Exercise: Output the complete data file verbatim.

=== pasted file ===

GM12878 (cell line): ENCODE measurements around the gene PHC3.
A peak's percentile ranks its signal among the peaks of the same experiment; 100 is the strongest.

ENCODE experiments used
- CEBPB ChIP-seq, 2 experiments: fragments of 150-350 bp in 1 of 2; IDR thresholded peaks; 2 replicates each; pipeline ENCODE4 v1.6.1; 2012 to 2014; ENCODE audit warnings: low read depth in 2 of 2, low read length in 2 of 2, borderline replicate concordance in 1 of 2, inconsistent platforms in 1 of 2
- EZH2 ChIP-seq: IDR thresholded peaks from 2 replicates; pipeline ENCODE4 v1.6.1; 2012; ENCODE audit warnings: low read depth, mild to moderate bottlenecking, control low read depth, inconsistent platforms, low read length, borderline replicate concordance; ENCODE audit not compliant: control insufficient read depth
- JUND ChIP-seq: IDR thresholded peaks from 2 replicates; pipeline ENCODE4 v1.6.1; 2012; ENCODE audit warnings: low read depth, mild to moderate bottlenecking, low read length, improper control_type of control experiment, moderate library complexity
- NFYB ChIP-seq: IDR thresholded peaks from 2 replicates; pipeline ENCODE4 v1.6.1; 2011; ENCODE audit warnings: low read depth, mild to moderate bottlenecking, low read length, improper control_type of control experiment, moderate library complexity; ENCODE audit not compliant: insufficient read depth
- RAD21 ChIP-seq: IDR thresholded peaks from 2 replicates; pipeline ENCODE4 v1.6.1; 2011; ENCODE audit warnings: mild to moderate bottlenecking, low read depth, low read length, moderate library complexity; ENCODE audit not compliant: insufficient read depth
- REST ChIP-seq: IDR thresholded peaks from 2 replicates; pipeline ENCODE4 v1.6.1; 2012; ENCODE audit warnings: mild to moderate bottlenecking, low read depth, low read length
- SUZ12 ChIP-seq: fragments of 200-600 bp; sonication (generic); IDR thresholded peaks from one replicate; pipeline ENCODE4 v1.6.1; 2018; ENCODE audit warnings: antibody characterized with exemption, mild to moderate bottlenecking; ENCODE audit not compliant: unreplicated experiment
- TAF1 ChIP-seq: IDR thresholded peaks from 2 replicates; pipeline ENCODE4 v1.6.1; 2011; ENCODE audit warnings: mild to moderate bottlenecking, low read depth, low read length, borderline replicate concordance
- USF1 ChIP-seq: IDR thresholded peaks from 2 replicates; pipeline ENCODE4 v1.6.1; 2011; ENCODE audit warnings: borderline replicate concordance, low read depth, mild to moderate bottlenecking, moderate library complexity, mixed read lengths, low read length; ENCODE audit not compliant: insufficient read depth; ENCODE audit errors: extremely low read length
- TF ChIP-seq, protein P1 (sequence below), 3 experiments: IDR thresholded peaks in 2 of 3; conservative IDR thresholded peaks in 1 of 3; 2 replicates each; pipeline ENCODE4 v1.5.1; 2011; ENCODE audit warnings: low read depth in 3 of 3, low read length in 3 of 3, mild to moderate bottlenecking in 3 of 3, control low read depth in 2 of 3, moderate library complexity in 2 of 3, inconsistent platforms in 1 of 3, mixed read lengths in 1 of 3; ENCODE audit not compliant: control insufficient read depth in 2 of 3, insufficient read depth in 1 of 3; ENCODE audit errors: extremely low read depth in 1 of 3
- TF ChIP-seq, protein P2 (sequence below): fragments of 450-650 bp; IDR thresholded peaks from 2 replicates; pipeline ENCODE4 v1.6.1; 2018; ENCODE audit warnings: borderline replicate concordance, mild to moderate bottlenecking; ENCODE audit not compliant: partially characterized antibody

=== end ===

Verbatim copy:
GM12878 (cell line): ENCODE measurements around the gene PHC3.
A peak's percentile ranks its signal among the peaks of the same experiment; 100 is the strongest.

ENCODE experiments used
- CEBPB ChIP-seq, 2 experiments: fragments of 150-350 bp in 1 of 2; IDR thresholded peaks; 2 replicates each; pipeline ENCODE4 v1.6.1; 2012 to 2014; ENCODE audit warnings: low read depth in 2 of 2, low read length in 2 of 2, borderline replicate concordance in 1 of 2, inconsistent platforms in 1 of 2
- EZH2 ChIP-seq: IDR thresholded peaks from 2 replicates; pipeline ENCODE4 v1.6.1; 2012; ENCODE audit warnings: low read depth, mild to moderate bottlenecking, control low read depth, inconsistent platforms, low read length, borderline replicate concordance; ENCODE audit not compliant: control insufficient read depth
- JUND ChIP-seq: IDR thresholded peaks from 2 replicates; pipeline ENCODE4 v1.6.1; 2012; ENCODE audit warnings: low read depth, mild to moderate bottlenecking, low read length, improper control_type of control experiment, moderate library complexity
- NFYB ChIP-seq: IDR thresholded peaks from 2 replicates; pipeline ENCODE4 v1.6.1; 2011; ENCODE audit warnings: low read depth, mild to moderate bottlenecking, low read length, improper control_type of control experiment, moderate library complexity; ENCODE audit not compliant: insufficient read depth
- RAD21 ChIP-seq: IDR thresholded peaks from 2 replicates; pipeline ENCODE4 v1.6.1; 2011; ENCODE audit warnings: mild to moderate bottlenecking, low read depth, low read length, moderate library complexity; ENCODE audit not compliant: insufficient read depth
- REST ChIP-seq: IDR thresholded peaks from 2 replicates; pipeline ENCODE4 v1.6.1; 2012; ENCODE audit warnings: mild to moderate bottlenecking, low read depth, low read length
- SUZ12 ChIP-seq: fragments of 200-600 bp; sonication (generic); IDR thresholded peaks from one replicate; pipeline ENCODE4 v1.6.1; 2018; ENCODE audit warnings: antibody characterized with exemption, mild to moderate bottlenecking; ENCODE audit not compliant: unreplicated experiment
- TAF1 ChIP-seq: IDR thresholded peaks from 2 replicates; pipeline ENCODE4 v1.6.1; 2011; ENCODE audit warnings: mild to moderate bottlenecking, low read depth, low read length, borderline replicate concordance
- USF1 ChIP-seq: IDR thresholded peaks from 2 replicates; pipeline ENCODE4 v1.6.1; 2011; ENCODE audit warnings: borderline replicate concordance, low read depth, mild to moderate bottlenecking, moderate library complexity, mixed read lengths, low read length; ENCODE audit not compliant: insufficient read depth; ENCODE audit errors: extremely low read length
- TF ChIP-seq, protein P1 (sequence below), 3 experiments: IDR thresholded peaks in 2 of 3; conservative IDR thresholded peaks in 1 of 3; 2 replicates each; pipeline ENCODE4 v1.5.1; 2011; ENCODE audit warnings: low read depth in 3 of 3, low read length in 3 of 3, mild to moderate bottlenecking in 3 of 3, control low read depth in 2 of 3, moderate library complexity in 2 of 3, inconsistent platforms in 1 of 3, mixed read lengths in 1 of 3; ENCODE audit not compliant: control insufficient read depth in 2 of 3, insufficient read depth in 1 of 3; ENCODE audit errors: extremely low read depth in 1 of 3
- TF ChIP-seq, protein P2 (sequence below): fragments of 450-650 bp; IDR thresholded peaks from 2 replicates; pipeline ENCODE4 v1.6.1; 2018; ENCODE audit warnings: borderline replicate concordance, mild to moderate bottlenecking; ENCODE audit not compliant: partially characterized antibody